Sports fans are familiar with that common, irrational howl: the too-invested fan who screams towards the field or at the screen, veins bulging in their forehead prompted by too much lubrication. How could you call that play? Why are you substituting the righthander from the bullpen? Do you not understand anything about clock management? While there remain hecklers in the movie theaters, they show comparative restraint, and we should count our blessings they can control themselves in front of the silver screen. How on Earth could you put the camera there, Tom Hooper? Ben Affleck, what are you thinking? Why am I watching Bradley Cooper out there when clearly Mark Wahlberg should be filling that roster spot?
But for the five of you planning on buying tickets to “Saving Lincoln” this weekend, perhaps you’ll be forgiven in your vocal distaste of the “techniques” of director Salvador Litvak. Not to be confused with a certain Oscar-nominated film still playing in theaters, nor a recent television event featuring none other than the original “Rocketeer,” this no-budget entry in the story of President Lincoln and his makeshift Secret Service is a real oddity. “Saving Lincoln” has to be the result of favors called in, some sort of curious deal to fill theater screens with the most amateurish, you’ve-gotta-be-kidding-me visuals one has ever seen.
Producers of “Saving Lincoln” have advertised the film as being the result of “cutting-edge 3D technology” that essentially amounts to the completely green-screened background of each scene comprised of still or barely animated photographs. With no color-correcting, and absolutely no effort given to proper shading, the actors stand out like a last-minute freshman art school project. Members of the cast lurch towards inanimate, non-existent props in a manner not unlike how your parents first approached an interactive game on the Wii — does this cavalryman know that the musket he aims to grab is actually a teapot? To that sports fan, it would be like the coach calling in the pitcher with a 27.00 ERA for a Game 7, lining the quarterback up on the defensive line, or letting the guy at the end of the bench guard Kobe Bryant on the final play. Maybe all those combined.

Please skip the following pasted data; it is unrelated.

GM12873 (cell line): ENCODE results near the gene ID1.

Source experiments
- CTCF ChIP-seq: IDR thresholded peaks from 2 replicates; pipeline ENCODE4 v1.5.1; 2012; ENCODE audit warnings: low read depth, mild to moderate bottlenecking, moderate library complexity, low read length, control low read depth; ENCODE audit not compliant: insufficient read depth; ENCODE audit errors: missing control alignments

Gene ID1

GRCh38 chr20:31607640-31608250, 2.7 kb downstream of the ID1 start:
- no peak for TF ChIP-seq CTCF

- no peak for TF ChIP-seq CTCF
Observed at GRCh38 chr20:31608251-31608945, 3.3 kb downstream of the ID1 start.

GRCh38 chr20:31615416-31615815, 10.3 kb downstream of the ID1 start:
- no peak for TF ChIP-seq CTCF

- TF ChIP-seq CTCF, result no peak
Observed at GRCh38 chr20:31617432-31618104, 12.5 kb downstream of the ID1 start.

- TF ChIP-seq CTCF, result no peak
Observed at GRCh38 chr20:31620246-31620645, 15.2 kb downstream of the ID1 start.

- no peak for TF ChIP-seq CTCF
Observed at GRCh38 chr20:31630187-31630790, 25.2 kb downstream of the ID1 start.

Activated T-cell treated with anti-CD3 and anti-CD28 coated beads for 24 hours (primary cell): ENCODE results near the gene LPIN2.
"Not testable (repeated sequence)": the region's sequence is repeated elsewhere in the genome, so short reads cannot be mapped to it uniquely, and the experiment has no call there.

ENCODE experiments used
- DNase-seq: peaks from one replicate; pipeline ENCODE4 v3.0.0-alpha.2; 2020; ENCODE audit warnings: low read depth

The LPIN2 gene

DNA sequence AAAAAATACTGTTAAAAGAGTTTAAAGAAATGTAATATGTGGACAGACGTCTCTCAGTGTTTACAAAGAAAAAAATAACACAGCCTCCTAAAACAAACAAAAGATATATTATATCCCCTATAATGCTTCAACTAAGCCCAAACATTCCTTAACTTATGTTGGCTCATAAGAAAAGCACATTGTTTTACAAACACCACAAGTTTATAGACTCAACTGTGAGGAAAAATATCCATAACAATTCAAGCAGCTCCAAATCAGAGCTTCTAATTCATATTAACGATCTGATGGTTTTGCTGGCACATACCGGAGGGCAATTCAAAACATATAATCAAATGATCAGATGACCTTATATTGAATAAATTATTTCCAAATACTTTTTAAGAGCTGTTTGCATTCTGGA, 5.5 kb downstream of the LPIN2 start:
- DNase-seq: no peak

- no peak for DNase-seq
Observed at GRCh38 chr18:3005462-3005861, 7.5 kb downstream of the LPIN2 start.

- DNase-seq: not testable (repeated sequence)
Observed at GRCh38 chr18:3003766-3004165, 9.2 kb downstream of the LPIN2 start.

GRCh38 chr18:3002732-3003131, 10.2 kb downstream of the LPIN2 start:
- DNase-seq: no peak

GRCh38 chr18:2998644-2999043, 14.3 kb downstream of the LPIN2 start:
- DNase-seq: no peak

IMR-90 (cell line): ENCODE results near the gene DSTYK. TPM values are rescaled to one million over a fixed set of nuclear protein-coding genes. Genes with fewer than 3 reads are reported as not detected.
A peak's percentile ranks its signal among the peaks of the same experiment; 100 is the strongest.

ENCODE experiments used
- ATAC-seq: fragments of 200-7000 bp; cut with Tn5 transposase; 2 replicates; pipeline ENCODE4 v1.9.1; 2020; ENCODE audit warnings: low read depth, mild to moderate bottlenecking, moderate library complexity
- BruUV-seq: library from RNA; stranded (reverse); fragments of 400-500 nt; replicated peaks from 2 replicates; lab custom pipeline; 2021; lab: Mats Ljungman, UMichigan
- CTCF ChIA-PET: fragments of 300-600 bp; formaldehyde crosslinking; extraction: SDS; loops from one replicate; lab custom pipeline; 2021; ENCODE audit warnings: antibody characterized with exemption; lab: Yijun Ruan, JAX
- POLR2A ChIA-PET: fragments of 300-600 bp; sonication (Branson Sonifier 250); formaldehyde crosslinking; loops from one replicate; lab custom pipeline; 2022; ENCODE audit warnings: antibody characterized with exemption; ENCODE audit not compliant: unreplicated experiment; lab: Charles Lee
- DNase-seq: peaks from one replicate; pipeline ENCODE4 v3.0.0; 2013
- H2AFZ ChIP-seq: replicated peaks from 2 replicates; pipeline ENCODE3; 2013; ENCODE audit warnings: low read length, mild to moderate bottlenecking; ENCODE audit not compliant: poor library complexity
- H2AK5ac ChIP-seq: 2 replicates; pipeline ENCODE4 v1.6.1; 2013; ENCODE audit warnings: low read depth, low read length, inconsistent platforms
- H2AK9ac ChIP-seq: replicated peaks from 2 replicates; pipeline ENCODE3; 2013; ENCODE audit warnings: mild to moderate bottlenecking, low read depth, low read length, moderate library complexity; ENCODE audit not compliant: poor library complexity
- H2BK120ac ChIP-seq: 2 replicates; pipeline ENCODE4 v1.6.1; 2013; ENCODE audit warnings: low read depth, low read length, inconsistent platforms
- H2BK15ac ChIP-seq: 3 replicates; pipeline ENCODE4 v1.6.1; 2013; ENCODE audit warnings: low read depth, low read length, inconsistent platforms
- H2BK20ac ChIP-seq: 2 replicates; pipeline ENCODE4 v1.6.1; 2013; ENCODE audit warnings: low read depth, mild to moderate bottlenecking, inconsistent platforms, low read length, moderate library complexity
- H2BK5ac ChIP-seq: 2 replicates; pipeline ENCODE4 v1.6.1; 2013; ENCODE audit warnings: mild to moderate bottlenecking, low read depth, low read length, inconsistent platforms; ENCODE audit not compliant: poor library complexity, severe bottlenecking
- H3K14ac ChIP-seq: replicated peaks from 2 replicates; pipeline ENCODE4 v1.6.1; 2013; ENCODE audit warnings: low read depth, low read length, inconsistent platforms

The underwhelming effects obscure a fascinating chapter in history: Steven Spielberg’s “Lincoln” is less a biopic than it is a story about the government’s approach to the end of slavery, while “Killing Lincoln” appears to focus specifically on the actions and politics of John Wilkes Booth in relation to the sixteenth president. “Saving Lincoln” actually takes a look at the executive branch at a time when the thought of assassinating the President was merely a crackpot threat to all but Lincoln’s inner circle. The idea of one of one of American history’s most beloved leaders scoffing at threats towards his life as his closest acquaintances prepare for tragedy has, at worst, a blackly humorous tinge, and at best, a sadly ironic fear towards an outcome that is inevitable.
Alas, “Saving Lincoln” is not cast with a troupe of actors who can’t elevate the nuance-free material (every other line is a foreshadow), but with a number of hams who can’t even sell the laughter following one of Lincoln’s inside jokes. As Honest Abe, Tom Amandes is a couple of notches below Robert Barron, the actor who wore the stovepipe hat in “Bill And Ted’s Excellent Adventure.” His forced smile suggests Sam Waterson frozen in carbonite, and his clogged delivery contrasts with the Lincoln of this film, who enters a room and commands immediate respect (like the other Lincoln adaptations, the President’s aura is never meant to be less than awe-inspiring). As his best friend, confidante and personal bodyguard, Lea Coco has the presence of “Ally McBeal”-era Gil Bellows, which is to say he would be passable in a television spinoff of this very rich historical idea. Other actors with somewhat bigger names fill out the supporting cast, all deployed to questionable effect: at numerous times, Bruce Davison’s William H. Seward is at a loss as to what his line-of-sight needs to be, while Creed Bratton (yes, THE Creed Bratton) is allowed to bulge his eyes out as if he were also some sort of special effect artificially interacting with the cast onscreen. And as wife Mary Todd, Penelope Ann Miller seems to think they're recording the dress rehearsal, and can be seen dropping and re-assuming character within a single shot.
At its best, the shallow field effect creates the intimacy of an audaciously-terrible one-act play, with characters nearly tipping their hat whenever they drop a line about Lincoln’s assassination and future legacy. At its worst, the film is a panoply of ersatz camera placement and terrible scene blocking, actors having no clue how to interact with their surroundings as they rifle through dialogue that stands as a series of historical checkpoints rather than a cohesive story. Perhaps the most tasteful decision is to avoid showing the actual assassination, fading to a protracted, blank white screen. Gazing upon that sight, we witness the first half-competent shot in the entire film. [F]